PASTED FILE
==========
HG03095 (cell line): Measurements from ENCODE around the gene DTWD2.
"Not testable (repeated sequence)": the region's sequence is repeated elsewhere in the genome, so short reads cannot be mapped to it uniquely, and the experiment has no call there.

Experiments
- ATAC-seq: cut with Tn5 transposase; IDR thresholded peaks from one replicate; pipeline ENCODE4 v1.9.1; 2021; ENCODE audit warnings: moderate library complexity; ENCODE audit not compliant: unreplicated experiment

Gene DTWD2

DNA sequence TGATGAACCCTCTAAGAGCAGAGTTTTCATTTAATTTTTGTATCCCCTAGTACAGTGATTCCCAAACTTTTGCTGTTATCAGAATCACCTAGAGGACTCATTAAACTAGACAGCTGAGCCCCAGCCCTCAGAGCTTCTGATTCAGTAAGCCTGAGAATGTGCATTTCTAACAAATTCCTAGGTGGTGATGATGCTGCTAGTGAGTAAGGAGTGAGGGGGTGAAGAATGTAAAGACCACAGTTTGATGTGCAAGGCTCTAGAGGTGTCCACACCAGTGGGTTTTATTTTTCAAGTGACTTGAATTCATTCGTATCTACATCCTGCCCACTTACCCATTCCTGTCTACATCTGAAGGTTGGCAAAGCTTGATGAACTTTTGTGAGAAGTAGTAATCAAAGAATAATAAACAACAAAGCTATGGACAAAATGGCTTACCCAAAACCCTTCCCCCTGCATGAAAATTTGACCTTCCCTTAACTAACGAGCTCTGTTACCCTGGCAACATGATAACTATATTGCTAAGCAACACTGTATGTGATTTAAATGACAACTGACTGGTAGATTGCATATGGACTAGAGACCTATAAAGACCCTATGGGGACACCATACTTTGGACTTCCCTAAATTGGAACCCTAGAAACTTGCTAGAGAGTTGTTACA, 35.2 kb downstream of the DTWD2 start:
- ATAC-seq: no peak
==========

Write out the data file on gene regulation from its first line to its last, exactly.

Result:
HG03095 (cell line): Measurements from ENCODE around the gene DTWD2.
"Not testable (repeated sequence)": the region's sequence is repeated elsewhere in the genome, so short reads cannot be mapped to it uniquely, and the experiment has no call there.

Experiments
- ATAC-seq: cut with Tn5 transposase; IDR thresholded peaks from one replicate; pipeline ENCODE4 v1.9.1; 2021; ENCODE audit warnings: moderate library complexity; ENCODE audit not compliant: unreplicated experiment

Gene DTWD2

DNA sequence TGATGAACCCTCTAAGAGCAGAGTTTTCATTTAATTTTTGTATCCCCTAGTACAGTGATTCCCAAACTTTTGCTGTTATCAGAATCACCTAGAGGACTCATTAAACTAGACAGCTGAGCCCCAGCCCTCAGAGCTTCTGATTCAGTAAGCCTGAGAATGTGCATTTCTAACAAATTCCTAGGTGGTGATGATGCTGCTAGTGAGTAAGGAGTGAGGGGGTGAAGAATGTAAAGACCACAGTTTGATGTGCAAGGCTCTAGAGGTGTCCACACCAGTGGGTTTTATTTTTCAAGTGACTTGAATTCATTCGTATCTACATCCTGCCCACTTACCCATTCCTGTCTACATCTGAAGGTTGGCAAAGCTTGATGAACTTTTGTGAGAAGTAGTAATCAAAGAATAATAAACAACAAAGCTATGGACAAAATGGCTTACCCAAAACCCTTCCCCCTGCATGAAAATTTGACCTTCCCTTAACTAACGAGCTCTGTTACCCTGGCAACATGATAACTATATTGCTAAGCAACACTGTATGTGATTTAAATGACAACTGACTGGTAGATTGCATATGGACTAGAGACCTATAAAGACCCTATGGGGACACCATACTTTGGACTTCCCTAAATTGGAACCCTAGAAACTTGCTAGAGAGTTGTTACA, 35.2 kb downstream of the DTWD2 start:
- ATAC-seq: no peak